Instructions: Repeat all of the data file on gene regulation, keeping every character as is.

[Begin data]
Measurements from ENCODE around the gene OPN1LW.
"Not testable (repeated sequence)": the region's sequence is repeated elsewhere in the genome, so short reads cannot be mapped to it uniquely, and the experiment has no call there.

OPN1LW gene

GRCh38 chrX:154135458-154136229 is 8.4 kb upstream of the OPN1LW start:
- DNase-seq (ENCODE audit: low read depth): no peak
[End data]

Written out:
Measurements from ENCODE around the gene OPN1LW.
"Not testable (repeated sequence)": the region's sequence is repeated elsewhere in the genome, so short reads cannot be mapped to it uniquely, and the experiment has no call there.

OPN1LW gene

GRCh38 chrX:154135458-154136229 is 8.4 kb upstream of the OPN1LW start:
- DNase-seq (ENCODE audit: low read depth): no peak